Countries made only modest climate-change promises in Paris. They’re falling short anyway.

By Brady Dennis and Chris Mooney, The Washington Post

Heads of delegations at the 2015 United Nations Climate Change Conference in Paris. By Presidencia de la República Mexicana • CC BY 2.0


Barely two years ago, after weeks of intense bargaining in Paris, leaders from 195 countries announced a global agreement that once had seemed impossible. For the first time, the nations of the world would band together to reduce humanity’s reliance on fossil fuels in an effort to hold off the most devastating effects of climate change.

“History will remember this day,” the secretary general of the United Nations, Ban Ki-moon, said amid a backdrop of diplomats cheering and hugging.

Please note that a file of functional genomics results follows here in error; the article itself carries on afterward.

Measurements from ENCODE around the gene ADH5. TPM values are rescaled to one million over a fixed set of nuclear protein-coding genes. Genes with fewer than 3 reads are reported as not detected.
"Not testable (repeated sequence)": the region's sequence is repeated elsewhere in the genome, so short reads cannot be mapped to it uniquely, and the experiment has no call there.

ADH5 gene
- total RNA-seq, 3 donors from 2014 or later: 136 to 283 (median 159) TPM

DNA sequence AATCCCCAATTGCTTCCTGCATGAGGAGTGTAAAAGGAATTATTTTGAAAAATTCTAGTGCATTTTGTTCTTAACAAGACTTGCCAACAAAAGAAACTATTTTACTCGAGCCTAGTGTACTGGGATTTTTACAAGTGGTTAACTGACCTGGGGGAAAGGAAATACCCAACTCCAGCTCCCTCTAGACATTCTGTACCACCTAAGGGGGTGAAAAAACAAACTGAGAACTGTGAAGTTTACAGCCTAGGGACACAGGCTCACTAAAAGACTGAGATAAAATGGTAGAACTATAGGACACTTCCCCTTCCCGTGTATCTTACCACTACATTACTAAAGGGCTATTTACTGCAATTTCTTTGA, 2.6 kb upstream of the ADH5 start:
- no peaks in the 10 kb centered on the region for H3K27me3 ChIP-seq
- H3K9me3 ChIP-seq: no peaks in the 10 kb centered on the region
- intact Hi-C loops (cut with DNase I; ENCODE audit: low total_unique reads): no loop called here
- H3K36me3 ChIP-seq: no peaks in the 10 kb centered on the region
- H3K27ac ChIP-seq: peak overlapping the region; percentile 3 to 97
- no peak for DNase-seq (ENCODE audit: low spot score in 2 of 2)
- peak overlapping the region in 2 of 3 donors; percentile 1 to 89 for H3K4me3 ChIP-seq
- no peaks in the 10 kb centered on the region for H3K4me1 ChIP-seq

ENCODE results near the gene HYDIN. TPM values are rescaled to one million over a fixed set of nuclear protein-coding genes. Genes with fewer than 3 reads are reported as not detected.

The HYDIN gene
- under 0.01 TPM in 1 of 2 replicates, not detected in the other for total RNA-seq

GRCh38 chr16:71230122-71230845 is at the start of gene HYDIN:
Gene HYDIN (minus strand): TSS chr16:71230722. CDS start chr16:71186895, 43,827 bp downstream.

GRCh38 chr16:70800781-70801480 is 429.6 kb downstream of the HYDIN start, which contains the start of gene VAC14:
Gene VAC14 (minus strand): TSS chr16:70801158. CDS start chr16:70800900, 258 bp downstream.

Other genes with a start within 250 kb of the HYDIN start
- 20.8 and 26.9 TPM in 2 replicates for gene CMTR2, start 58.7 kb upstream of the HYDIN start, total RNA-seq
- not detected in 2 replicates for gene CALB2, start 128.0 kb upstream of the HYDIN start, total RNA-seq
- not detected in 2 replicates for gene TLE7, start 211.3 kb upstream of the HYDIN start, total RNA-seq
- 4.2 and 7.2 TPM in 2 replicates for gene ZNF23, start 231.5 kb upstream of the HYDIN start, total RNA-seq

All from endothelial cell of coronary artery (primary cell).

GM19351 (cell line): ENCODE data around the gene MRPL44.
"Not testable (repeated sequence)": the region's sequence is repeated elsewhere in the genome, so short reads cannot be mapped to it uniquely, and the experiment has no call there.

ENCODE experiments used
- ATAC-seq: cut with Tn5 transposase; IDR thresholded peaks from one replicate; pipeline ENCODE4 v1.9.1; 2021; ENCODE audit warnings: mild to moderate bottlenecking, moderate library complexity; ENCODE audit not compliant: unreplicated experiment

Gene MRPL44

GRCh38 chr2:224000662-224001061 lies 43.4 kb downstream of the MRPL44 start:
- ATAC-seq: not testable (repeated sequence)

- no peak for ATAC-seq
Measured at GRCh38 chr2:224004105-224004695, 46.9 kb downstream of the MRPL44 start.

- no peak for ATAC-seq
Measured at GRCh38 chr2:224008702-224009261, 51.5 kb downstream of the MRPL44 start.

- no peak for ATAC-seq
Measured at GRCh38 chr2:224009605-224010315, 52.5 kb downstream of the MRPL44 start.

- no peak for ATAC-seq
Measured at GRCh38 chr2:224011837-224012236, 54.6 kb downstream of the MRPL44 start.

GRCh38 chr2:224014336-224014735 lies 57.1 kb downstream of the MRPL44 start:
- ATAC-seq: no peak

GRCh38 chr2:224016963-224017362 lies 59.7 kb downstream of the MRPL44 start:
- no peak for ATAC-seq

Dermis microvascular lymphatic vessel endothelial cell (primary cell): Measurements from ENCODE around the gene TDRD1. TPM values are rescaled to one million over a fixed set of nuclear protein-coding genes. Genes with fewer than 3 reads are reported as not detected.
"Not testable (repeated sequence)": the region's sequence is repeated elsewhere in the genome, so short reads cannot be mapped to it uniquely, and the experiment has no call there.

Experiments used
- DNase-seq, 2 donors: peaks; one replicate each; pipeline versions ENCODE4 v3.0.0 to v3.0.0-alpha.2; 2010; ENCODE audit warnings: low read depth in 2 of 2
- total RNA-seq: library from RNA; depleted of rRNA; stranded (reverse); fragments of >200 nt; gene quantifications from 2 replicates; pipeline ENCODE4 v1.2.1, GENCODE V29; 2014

Two years later, the euphoria of Paris is colliding with the reality of the present.

Global emissions of carbon dioxide are rising again after several years of remaining flat.

The United States, under President Trump, is planning to withdraw from the Paris accord and is expected to see emissions increase by 1.8 percent this year, after a three-year string of declines. Other countries, too, are showing signs they might fail to live up to the pledges they made in Paris.

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